When the sages of India conducted Apollonius to the temple of their god, singing hymns and forming a sacred march, the earth, which they struck with their staves in cadence, was agitated like a boisterous sea, and raised up nearly two feet, then calmed itself and resumed its usual level. The act of striking with their sticks betrays the necessity of warning workmen, who were placed beneath, to raise a moving stage covered with earth—an operation plainly effected by the aid of mechanism, very easy to be comprehended. It is probable a similar secret existed in other temples. English travelers who visited the remains of the temple of Ceres, at Eleusis, observed that the pavement of the sanctuary is rough and unpolished, and much lower than that of the adjacent portico. It is therefore probable that a wooden floor on a level with the portico covered the present floor, and concealed a vault designed to admit of the action of machinery beneath the sanctuary for moving the floor. In the soil of an interior vestibule they observed two deeply indented grooves, or ruts, and as no carriage could possibly be drawn into this place, the travelers conjectured that these were grooves to receive the pulleys which served in the Mysteries to raise a heavy body—"perhaps," said they, "a moving floor." In confirmation of this opinion, they perceived further on other grooves which might have served for the counterbalances to raise the floor; and they also detected places for wedges, to fix it immovable at the desired height. These were eight holes fixed in blocks of marble, and raised above the floor, four on the right and four on the left, adapted to receive pegs of large dimensions.

We are also informed that, in order to descend into the caves of Trophonius, those who came to consult the oracle placed themselves before an aperture apparently too narrow to admit a middle sized man; yet, as soon as the knees had entered it, the whole body was rapidly drawn in by some invisible power. The mechanism used for this purpose was connected with other machinery, which at the same time enlarged the entrance to the grotto. The person who went to consult this oracle was obliged to make certain sacrifices, to bathe in certain rivers, and to anoint his body with oil. He was then clothed in a linen robe, and, with a cake of honey in his hand, he descended into the grotto in the manner before described. What passed there was never revealed, but the person on his return generally looked pale and dejected. The individual whose name this cave bore was an architect of great skill, and in conjunction with his brother, Agamides, was the architect of the temple of Apollo, at Delphi; and they were, of course, the designers and constructors of all the mechanical secrets of that temple, no doubt far more ingenious and terrifying in their nature than those of the oracular cave just described. The Mysteries being also celebrated in the temple, the demand for secrecy was imperative, and the priests, fearing that the initiation of Trophonius and Agamides would not insure their silence, resorted to assassination. The brothers were desired by the god, through the priests, to be cheerful, and to wait eight days for their reward; at the end of which period they were found dead in their beds—the result of poison, or some other secret means of murder. (See Salverti's "Philosophy of Magic," vol. 1, Chapter XI).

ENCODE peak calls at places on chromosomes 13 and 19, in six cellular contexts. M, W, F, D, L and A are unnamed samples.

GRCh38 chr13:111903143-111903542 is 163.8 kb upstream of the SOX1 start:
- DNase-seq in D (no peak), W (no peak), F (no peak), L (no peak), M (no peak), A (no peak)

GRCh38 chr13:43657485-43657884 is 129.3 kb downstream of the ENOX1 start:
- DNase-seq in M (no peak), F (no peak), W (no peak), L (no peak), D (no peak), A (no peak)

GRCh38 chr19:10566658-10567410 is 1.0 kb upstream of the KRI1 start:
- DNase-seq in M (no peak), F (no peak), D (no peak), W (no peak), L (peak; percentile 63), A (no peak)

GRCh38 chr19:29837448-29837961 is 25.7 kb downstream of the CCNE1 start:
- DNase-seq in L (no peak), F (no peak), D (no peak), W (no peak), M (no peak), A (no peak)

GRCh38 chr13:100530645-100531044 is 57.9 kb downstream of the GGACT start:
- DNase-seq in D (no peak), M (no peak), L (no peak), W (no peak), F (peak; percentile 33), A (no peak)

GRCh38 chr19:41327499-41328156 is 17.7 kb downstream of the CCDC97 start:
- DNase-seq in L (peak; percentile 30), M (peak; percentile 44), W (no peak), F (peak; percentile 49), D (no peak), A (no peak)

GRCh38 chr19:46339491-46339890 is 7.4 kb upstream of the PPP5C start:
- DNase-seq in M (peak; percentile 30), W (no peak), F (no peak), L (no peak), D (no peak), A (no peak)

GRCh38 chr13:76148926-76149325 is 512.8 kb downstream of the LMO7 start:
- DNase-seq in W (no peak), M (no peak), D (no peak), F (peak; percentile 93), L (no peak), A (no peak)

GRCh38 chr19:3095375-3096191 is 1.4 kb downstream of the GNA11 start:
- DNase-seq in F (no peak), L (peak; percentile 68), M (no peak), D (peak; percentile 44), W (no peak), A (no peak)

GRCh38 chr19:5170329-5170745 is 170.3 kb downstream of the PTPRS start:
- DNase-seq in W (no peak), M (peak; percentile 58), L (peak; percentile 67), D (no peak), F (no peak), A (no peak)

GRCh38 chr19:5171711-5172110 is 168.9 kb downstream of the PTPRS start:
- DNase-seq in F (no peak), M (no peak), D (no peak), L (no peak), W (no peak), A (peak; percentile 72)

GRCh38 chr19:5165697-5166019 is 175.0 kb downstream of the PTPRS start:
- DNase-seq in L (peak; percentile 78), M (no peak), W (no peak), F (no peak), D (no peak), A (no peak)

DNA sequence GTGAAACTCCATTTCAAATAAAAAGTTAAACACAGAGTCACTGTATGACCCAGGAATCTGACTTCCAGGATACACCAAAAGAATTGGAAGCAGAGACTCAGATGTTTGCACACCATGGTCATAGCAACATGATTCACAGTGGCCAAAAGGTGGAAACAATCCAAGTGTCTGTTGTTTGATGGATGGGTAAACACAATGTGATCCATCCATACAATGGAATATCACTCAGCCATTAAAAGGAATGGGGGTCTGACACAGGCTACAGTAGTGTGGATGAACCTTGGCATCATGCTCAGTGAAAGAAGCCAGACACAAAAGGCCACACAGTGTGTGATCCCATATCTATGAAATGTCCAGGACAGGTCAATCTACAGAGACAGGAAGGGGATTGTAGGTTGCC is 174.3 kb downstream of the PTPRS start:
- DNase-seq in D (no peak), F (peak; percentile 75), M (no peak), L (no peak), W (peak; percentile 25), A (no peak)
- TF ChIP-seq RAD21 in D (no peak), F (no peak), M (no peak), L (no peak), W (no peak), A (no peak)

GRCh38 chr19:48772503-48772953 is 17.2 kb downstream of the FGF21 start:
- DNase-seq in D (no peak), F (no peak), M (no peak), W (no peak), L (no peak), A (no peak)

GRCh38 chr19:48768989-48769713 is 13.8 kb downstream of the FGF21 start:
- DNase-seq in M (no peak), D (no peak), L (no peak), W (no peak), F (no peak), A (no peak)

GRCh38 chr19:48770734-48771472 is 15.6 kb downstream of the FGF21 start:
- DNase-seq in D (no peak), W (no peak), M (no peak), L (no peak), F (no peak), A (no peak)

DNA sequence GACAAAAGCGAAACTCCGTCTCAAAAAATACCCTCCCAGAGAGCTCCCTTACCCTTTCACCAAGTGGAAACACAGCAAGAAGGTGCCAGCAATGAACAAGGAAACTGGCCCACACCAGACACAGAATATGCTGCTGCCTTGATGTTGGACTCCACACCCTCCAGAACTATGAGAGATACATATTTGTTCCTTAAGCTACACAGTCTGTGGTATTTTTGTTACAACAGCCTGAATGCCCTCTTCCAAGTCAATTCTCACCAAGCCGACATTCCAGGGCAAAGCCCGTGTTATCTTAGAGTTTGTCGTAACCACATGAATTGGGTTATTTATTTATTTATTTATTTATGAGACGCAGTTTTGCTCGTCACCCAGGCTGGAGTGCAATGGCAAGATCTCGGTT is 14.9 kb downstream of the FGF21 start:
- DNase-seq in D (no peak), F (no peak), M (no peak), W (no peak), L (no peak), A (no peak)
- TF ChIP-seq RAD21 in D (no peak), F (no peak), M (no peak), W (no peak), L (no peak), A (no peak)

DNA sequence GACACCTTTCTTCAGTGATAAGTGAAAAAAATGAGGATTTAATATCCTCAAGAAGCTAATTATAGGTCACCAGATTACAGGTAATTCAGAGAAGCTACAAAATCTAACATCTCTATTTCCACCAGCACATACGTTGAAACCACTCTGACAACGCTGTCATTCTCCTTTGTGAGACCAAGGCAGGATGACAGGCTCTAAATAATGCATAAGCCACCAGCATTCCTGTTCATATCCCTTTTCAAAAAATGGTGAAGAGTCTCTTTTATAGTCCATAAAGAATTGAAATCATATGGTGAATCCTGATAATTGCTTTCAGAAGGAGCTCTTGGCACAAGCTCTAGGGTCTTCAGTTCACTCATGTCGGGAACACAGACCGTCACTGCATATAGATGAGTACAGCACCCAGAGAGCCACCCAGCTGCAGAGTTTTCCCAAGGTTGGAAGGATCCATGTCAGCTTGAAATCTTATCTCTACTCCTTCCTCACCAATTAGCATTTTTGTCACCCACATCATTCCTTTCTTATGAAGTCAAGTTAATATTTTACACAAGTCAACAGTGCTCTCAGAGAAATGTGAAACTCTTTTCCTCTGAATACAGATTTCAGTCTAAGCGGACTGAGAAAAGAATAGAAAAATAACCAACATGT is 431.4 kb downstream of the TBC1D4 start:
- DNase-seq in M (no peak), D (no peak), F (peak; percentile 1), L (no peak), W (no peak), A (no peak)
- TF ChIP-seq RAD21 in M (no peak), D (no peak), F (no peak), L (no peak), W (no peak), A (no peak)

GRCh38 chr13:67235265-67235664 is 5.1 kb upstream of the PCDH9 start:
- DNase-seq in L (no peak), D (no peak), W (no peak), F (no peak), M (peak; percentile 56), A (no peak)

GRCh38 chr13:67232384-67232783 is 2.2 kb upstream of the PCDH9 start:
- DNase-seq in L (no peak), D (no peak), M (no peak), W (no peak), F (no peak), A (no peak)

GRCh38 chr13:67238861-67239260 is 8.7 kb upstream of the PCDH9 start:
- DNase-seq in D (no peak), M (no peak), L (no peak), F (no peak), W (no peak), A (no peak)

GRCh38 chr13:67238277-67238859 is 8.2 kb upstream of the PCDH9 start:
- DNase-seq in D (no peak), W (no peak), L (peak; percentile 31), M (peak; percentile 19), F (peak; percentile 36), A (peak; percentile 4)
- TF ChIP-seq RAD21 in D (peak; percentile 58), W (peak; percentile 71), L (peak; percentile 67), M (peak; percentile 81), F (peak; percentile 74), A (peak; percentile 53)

Instances might be multiplied of the secrets involved in the construction of ancient temples, which made it a matter of necessity that the architects should be initiated, if allowed to live. But enough has been advanced to make it plain that the initiation of operative architects was a matter of absolute necessity, When the Mysteries were discontinued, after the advent of Christianity as the state religion of the Roman Empire, it was no longer necessary for the temple-builders to belong to any such organization, but by that time operative architects had found that the bond of union which the initiation into the Mysteries had established among them was useful and profitable. It enabled them to keep the higher secrets of their art among themselves, thus giving them a monopoly of the whole business of temple-building. They were thus also enabled to assume an independence and consequence, upon which followed the favor of princes and those high in authority, who desired their services to erect a palace or build a cathedral. The operative architects, therefore, kept up their secret organization, and thus preserved the occult tie which originally united them in the Mysteries, of whose legends, signs, and emblems they became the last custodians, after the Mysteries themselves had fallen into disuse, and ceased to be celebrated either at Athens or Rome. Thus originated those mysterious "travelling Freemasons" of the middle ages, who left so many "massive monuments of their skill" as early as the ninth and tenth centuries. Thus, also, originated those famous guilds of operative masons of the fifteenth, sixteenth, and seventeenth centuries. No other hypothesis will satisfactorily account for the strange character and mysterious nature of those secret associations of operative architects.